The Learner's Guide to Geospatial Analysis



Why this publication?

The WMD Commission concluded that, “the Intelligence Community was dead wrong in almost all of its pre-war judgments about Iraq's weapons of mass destruction” (Iraq Survey Group Final Report: Weapons of Mass Destruction (WMD), September 30, 2004). This failure to appreciate the human-geographic implications of operations in Afghanistan, and to understand the impact of New Orlean's human geography on Katrina rescue efforts raises serious questions about our preparation of those carrying out geospatial analysis or, at least, to inform our leaders of our analysis. As educators, we share in these failures since we educated the failed analyst.

The ultimate goal of this publication is to help the geospatial analyst produce accurate intelligence which saves lives, improves government, serves law enforcement, and helps business. Good geospatial intelligence separates the important from the unimportant and conceptualized a spatial order out of apparent disorder. Such analysis is not innate, and the analysis is subject to many uniquely spatial fallacies, biases, and confusion between cause and effect, technical necessities, group-think, and analyst failings. Even the most experienced geospatial analyst will sometimes fall into one of these pitfalls. The truly good geospatial analyst knows what the pitfalls are and works toward objective and accurate analysis.. Geospatial analysts should be aware of their spatial reasoning processes. Quoting Richards Heuer (p. 31), "they should think about how they make judgments and reach conclusions, not just about the judgments and conclusions themselves."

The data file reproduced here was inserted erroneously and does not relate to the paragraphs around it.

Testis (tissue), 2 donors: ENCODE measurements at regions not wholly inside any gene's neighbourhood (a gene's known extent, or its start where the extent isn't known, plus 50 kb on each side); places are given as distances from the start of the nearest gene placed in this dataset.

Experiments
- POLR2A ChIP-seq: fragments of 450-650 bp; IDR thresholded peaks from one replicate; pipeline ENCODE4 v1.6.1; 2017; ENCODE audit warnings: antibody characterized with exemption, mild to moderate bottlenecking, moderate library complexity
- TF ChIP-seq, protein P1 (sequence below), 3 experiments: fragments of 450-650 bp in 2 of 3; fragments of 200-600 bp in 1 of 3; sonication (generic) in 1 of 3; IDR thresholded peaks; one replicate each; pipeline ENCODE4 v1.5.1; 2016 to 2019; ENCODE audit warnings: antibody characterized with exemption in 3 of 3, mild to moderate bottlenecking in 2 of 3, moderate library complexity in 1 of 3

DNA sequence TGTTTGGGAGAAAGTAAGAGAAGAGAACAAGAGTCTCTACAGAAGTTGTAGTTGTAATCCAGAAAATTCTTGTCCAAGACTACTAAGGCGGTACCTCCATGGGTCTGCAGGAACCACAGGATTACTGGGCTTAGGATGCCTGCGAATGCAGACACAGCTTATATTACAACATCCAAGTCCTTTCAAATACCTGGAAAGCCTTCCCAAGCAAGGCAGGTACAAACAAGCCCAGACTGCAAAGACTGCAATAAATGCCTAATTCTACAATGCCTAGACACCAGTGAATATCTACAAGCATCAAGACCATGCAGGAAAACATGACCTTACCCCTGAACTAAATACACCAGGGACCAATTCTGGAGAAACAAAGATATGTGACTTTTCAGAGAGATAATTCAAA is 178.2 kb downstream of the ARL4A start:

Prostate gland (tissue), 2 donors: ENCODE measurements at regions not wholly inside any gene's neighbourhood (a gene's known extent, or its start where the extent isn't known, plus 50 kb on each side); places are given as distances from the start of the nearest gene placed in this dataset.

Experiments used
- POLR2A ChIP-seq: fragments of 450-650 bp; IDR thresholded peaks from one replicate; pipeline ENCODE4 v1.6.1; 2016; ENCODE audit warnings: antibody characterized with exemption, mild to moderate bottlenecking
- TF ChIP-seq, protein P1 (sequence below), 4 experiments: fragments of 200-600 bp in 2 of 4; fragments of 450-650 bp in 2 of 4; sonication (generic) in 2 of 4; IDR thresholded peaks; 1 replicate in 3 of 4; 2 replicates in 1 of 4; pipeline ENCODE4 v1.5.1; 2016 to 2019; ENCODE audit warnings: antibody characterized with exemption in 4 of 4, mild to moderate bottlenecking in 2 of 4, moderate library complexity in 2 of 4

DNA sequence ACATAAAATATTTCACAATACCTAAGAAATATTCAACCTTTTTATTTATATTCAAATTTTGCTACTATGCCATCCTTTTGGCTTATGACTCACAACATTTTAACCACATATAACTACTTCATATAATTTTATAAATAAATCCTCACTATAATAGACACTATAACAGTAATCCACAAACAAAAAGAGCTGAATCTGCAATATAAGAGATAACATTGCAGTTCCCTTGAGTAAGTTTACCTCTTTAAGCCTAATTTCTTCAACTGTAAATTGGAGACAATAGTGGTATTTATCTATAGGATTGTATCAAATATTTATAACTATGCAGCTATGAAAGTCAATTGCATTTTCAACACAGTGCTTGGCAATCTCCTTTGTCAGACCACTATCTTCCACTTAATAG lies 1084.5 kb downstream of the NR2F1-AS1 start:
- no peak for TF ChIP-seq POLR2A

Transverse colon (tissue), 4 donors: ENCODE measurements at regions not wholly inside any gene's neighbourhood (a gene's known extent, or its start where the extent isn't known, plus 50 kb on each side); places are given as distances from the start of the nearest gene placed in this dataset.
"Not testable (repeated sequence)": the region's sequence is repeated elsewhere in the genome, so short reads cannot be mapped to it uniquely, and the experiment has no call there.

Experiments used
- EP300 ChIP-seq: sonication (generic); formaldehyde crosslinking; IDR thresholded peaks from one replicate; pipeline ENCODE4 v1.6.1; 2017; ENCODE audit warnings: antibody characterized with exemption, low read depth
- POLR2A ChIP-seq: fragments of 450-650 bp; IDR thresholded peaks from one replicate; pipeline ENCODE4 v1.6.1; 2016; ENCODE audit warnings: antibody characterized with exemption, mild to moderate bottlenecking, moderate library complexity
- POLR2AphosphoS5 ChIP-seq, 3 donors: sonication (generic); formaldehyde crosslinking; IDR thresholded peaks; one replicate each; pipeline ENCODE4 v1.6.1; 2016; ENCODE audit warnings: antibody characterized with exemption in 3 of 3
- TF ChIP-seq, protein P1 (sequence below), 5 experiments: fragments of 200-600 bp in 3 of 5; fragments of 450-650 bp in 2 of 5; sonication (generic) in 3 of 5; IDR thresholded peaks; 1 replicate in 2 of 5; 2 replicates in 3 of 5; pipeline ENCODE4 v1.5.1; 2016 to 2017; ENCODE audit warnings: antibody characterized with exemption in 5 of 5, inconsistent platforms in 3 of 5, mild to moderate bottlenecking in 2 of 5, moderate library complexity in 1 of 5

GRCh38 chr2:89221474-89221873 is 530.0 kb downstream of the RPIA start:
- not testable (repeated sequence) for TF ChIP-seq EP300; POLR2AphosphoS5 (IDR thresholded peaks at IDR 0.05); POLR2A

Academia almost exclusively teaches the scientific method as a method to create knowledge. But, it seems the scientific method is seldom used in geospatial intelligence work. What method or approach is used? The intuitive method seems to be the primary method for producing geospatial intelligence which:

  • has the well known tendency to permit biases to influence the analytic result;
  • is difficult for other analysts to reproduce; and
  • is difficult to teach since the results are based on intuition which comes with experience.

Using the scientific method has it's limitations since the scientific method starts with a single hypothesis. As such, some suggest it is not appropriate for developing intelligence (Heuer, 2009). As Don L. Jewett (2007) points out, the problem with starting with a single hypothesis is the emotional attachment to the hypothesis and the temptation to use the results that contradict a less desired desired hypothesis. Other methodologies exist that provide analytic means to arrive at an accurate analytic result. This is not an attempt to diminish the importance of intuition and experience. Rather it suggested an appropriate mixture of science and intuition as a means to produce good geospatial intelligence.